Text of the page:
Anxious coronavirus

What to do if you’re anxious about coronavirus

Feeling overwhelmed or concerned this year is understandable, especially if you struggle with your own mental health. You might be anxious about your health or a loved one’s health, or what impact the pandemic has had on your life. So here are some steps you can take if you’re feeling anxious about it all.

 

Talk to someone

It’s normal to feel worried. But if you’re feeling completely overwhelmed, it’s important to acknowledge your feelings and speak to someone you trust. It could be a friend, a family member or a teacher. If you’d like to speak to somebody outside the people you know, there are helplines available, or I am also here to reach out to.

 

Know the facts

There is so much information out there regarding the virus, and false reports can fuel anxiety. Stay on top of what’s happening by using the government website – it’s the most up-to-date and reliable source of information. The NHS coronavirus page is also useful if you’re worried about symptoms or family members.

 

Don’t overexpose yourself to the news

Staying informed can make you feel in control, but the constant news reports can be overwhelming. Limit the time you spend reading or watching the news, by planning other activities that you enjoy and will take your mind off things. This might be FaceTiming a friend, watching a TV series, reading a book or going for a walk.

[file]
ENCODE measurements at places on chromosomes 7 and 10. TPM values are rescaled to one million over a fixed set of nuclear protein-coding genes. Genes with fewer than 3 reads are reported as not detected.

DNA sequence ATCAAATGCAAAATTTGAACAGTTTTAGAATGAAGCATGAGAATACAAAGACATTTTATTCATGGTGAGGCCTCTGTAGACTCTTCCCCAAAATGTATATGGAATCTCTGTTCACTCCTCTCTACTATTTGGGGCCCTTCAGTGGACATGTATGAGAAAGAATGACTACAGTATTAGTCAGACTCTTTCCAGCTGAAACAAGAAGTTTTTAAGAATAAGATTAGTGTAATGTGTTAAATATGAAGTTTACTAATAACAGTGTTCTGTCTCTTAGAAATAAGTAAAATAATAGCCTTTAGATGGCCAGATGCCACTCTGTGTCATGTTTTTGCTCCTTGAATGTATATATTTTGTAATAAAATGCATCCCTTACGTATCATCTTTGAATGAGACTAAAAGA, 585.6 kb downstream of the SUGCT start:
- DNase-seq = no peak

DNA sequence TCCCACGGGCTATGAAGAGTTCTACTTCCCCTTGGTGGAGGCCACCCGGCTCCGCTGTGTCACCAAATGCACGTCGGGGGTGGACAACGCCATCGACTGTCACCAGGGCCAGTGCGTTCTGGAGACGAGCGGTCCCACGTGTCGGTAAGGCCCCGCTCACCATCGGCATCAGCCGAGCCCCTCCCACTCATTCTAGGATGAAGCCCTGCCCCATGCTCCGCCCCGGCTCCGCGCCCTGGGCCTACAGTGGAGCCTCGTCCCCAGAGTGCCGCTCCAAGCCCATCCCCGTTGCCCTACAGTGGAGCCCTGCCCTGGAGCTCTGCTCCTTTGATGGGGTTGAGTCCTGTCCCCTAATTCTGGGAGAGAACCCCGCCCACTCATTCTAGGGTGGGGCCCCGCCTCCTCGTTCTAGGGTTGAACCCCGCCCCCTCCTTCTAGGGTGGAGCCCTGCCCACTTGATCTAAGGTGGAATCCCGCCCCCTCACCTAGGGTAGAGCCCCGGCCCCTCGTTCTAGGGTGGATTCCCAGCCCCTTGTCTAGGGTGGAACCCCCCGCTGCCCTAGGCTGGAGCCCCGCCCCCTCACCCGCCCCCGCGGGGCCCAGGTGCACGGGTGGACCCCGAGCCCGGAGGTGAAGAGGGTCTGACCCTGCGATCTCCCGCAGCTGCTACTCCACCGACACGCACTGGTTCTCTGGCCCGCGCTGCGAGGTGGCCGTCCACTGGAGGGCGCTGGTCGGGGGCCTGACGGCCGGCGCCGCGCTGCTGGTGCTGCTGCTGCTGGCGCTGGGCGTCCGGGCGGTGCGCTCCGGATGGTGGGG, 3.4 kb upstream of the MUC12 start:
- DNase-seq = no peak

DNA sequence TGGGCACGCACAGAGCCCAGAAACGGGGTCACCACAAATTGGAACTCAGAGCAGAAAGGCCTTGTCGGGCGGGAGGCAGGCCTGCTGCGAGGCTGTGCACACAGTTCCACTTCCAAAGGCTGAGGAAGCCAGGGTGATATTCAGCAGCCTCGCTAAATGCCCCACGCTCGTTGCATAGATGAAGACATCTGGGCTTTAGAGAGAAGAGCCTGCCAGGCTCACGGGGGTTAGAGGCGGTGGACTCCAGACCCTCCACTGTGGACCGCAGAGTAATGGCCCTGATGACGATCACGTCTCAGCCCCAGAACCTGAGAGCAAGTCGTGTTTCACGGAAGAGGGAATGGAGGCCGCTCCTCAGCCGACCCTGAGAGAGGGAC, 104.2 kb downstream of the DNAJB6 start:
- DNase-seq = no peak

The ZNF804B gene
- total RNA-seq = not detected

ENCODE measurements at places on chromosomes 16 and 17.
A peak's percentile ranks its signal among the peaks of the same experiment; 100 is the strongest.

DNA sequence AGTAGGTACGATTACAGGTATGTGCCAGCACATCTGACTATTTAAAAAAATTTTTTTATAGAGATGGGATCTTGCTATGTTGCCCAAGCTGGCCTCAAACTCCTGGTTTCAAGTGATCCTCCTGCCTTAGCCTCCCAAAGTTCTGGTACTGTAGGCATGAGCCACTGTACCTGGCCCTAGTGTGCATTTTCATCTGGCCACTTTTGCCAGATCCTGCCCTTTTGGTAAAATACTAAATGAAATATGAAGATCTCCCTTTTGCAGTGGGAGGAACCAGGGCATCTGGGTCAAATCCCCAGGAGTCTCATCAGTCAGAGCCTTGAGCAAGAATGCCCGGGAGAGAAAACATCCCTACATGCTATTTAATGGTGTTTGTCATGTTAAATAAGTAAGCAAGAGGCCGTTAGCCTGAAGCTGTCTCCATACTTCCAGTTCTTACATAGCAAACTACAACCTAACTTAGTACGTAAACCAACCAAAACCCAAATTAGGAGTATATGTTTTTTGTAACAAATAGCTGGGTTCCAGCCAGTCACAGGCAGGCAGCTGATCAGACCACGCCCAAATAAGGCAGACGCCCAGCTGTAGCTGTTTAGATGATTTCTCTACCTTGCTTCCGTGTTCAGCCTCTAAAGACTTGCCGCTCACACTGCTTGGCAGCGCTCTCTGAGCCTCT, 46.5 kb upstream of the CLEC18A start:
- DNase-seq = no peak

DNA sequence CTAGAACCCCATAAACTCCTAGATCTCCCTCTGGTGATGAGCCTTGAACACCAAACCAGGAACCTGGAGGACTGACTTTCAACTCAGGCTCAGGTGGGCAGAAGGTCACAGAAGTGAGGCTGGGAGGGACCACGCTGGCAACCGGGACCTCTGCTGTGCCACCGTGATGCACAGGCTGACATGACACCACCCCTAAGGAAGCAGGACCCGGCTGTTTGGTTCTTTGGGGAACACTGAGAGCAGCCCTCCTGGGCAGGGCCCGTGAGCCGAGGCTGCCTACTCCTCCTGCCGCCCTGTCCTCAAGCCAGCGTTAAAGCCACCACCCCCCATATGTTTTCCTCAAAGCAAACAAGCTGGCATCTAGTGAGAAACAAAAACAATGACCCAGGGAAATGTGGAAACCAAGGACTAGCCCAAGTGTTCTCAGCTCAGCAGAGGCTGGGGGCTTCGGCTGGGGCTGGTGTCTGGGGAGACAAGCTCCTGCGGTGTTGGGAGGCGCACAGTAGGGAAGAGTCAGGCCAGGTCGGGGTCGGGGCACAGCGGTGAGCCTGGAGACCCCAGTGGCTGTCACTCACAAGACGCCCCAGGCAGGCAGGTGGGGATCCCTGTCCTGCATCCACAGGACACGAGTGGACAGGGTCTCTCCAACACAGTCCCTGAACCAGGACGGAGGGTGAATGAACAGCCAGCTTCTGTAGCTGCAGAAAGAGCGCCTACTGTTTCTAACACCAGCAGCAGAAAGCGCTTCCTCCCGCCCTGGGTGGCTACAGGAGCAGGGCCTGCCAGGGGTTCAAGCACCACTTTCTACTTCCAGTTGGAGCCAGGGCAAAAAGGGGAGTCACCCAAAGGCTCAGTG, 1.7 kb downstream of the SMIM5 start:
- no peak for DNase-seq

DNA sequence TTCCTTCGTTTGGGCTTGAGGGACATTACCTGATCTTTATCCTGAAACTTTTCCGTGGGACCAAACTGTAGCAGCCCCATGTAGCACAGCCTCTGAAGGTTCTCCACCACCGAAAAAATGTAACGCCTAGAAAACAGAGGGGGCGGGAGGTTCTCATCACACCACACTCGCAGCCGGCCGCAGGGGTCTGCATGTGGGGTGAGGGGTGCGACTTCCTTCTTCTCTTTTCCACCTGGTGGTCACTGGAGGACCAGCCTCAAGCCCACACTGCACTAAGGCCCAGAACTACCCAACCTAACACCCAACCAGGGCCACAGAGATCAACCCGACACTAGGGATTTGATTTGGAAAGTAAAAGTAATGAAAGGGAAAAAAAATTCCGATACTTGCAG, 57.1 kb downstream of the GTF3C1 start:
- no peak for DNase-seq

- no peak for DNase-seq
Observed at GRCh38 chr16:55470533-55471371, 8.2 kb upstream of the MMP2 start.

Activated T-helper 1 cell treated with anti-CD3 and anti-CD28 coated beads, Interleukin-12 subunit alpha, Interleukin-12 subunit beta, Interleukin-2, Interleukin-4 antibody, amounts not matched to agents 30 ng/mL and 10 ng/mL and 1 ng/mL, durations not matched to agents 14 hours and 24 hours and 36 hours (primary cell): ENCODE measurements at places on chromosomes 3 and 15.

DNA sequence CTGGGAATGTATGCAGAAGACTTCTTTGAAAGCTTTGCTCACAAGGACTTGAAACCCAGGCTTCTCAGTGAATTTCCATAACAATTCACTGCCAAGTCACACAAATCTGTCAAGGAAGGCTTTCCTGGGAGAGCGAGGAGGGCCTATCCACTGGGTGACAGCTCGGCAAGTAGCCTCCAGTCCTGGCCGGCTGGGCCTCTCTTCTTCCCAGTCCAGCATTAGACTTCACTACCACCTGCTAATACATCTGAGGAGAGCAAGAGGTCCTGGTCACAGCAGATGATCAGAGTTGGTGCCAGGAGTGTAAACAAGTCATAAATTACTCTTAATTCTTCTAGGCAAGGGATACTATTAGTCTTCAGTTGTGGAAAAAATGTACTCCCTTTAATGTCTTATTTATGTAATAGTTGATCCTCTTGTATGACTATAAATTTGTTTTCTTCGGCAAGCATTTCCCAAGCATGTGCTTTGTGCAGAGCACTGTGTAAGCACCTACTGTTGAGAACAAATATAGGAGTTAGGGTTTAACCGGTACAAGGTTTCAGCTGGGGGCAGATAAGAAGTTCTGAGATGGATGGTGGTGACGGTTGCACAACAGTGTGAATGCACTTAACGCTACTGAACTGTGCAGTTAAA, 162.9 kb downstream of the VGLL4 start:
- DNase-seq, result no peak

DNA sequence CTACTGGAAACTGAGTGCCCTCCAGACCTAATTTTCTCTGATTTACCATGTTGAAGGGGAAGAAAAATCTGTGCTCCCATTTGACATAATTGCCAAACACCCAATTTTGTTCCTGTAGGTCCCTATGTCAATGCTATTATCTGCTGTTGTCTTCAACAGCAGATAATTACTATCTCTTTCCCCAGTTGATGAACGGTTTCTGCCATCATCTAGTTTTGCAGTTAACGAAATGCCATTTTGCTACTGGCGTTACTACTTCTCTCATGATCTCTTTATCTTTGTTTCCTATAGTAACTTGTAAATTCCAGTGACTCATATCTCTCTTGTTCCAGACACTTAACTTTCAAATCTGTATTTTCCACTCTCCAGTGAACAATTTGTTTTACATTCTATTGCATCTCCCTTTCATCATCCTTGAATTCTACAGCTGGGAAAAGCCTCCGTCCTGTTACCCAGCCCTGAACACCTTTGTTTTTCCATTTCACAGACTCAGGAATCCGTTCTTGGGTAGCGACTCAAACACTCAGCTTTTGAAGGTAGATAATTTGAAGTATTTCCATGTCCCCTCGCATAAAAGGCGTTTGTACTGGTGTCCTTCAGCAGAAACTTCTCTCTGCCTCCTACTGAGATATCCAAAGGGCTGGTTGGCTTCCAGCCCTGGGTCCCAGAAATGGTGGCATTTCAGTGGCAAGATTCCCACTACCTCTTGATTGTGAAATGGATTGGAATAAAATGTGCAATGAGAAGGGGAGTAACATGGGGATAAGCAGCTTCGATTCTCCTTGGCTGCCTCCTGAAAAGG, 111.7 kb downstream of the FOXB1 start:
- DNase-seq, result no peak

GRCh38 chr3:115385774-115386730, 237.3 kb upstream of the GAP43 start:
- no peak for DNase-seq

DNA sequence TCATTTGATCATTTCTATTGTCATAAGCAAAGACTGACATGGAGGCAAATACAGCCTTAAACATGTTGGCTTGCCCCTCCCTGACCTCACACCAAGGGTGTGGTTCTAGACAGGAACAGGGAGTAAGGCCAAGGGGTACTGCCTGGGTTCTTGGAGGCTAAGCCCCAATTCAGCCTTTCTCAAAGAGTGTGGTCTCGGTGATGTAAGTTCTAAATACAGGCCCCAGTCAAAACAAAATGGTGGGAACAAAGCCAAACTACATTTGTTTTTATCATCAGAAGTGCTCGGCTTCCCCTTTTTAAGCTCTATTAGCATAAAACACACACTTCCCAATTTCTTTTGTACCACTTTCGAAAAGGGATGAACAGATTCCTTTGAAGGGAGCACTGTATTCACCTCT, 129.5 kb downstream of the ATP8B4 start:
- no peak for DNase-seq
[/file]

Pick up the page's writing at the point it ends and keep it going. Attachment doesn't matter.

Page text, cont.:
Take a break from social media if it’s getting too intense for you. Remember you are in control of what you see on your feed. Take breaks if things get too much, or unfollow or mute accounts that make you feel more worried.

 

Plan your time

With so much uncertainty in the news, creating a routine you stick to can really help to maintain a sense of structure and normality. Try to find time in your routine for activities that make you feel good and calm. Think about what you might want to do during this time and how you will prioritise your wellbeing.

 

Dealing with self-isolation

Wherever you are when self-isolating, think about who you can keep in contact with and how you can use apps such as Zoom and WhatsApp to see and talk to people. Talk to people you love and trust during this time and continue to stay connected. They might be in a similar situation to you, and can help you navigate what you’re going through.

Maintain your routine as much as possible by getting up in the morning and going to bed at a regular time. Staying hydrated and eating regular meals will also help, as well as doing things you enjoy. Try activities in your home that get you moving, like dancing and yoga.

You may find that you need extra support, so think about who you can turn to. It could be someone you know, a helpline that you can talk to, or myself.